The Securities and Exchange Commission was dealt a significant blow last week when the House and Senate approved a $1.1 trillion spending agreement that will fund the regulator at $1.35 billion, which is
$324 million less than its 2014 budget request.
The bipartisan agreement, which will keep the federal government's lights on through September, also cut to $25 million, from $50 million, a special reserve fund upon which the agency draws to pay for improvements in information technology.
As pleased as we are to see Democrats and Republicans reaching consensus on anything, underfunding the SEC at a time when the commission is in dire need of additional resources to finish and enforce the Dodd-Frank financial reforms is penny-wise and pound-foolish.†
That said, the SEC must not use Congress' penny-pinching and shortsightedness as an excuse to renege on its promise two weeks ago to step up adviser examinations in fiscal year 2014 and beyond. As first reported last week at InvestmentNews.com, the SEC intends to accomplish that goal by streamlining its examination for a group of about 1,000 advisers who have been registered for three years or more but never audited.
Investment advi-ser oversight in the U.S. is sorely lacking, and the financial security of millions of Americans is put in harm's way because of it.†In its fiscal year 2014 budget request, the SEC said that it examined only about 8% of the 11,000 registered advisers in FY 2012 and that 40% of advisers have never been examined.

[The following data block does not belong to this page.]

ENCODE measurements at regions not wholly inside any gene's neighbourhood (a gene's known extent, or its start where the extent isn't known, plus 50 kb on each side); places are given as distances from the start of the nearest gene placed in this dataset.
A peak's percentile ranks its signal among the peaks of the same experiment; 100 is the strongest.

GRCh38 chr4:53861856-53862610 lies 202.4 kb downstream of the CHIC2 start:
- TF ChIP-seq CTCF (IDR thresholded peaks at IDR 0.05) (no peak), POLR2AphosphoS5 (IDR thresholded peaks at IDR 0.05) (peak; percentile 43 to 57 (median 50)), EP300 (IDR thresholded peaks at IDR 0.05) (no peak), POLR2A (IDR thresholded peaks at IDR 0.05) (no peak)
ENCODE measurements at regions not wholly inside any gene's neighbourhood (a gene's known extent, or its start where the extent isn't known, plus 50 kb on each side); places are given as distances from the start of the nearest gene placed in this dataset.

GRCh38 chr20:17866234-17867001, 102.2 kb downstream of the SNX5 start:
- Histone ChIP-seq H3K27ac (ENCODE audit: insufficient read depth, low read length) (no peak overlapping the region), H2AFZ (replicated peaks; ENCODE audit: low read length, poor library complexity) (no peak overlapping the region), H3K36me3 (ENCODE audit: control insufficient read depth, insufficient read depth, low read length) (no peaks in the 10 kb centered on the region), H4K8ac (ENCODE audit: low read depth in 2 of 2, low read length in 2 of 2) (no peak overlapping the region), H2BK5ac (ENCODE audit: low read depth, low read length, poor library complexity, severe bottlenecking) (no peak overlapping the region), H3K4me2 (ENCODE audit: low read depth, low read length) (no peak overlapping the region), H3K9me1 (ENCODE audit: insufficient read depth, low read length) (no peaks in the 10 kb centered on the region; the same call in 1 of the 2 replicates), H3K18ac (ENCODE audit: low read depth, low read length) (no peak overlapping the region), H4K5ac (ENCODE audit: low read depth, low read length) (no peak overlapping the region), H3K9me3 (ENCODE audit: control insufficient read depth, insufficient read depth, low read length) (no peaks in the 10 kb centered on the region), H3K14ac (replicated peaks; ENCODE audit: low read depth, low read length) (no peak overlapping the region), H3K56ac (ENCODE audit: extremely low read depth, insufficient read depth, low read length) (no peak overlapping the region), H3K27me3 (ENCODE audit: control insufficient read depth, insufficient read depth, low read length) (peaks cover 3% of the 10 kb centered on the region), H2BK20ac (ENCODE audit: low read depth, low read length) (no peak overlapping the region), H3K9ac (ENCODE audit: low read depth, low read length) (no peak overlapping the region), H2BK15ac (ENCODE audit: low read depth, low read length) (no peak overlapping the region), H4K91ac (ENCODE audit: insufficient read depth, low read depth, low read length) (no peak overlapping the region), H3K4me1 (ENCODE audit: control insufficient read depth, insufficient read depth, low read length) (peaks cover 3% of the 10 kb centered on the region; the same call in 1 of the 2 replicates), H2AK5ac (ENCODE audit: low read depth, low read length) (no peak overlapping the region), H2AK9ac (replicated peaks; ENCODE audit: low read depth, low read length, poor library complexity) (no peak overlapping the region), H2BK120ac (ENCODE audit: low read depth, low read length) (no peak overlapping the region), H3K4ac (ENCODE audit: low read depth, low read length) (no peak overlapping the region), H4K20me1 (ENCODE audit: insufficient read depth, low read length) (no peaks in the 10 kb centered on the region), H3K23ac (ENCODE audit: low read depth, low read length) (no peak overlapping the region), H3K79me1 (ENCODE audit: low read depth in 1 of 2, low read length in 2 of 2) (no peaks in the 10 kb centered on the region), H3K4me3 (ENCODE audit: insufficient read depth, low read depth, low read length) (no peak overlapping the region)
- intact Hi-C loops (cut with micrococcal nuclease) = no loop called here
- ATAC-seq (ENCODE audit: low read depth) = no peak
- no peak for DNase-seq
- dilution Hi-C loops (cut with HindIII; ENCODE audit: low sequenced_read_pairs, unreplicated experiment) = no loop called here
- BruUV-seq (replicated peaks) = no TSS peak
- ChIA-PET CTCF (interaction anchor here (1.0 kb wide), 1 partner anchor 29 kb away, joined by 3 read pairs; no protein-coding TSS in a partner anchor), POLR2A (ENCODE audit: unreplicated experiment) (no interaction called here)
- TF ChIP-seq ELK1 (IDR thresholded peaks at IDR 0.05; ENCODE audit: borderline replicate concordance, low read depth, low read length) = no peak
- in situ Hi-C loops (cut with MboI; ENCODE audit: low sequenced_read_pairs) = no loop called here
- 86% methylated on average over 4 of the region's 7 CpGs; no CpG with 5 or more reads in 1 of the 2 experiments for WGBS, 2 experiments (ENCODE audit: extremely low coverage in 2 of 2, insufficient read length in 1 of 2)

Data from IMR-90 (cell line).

Simply put: The low number of adviser examinations by the SEC is unacceptable.†
While we are heartened that the agency plans to step up examinations, the timing of that announcement (a week before Congress was set to begin budget deliberations) is cause for concern.†
One has to ask: Is the agency really serious about bolstering adviser exams? Or was the agency simply engaging in political gamesmanship and hoping†to convince lawmakers to be more generous in their funding by demonstrating that it is taking widespread criticism about its lack of focus on advisers?
We hope the former.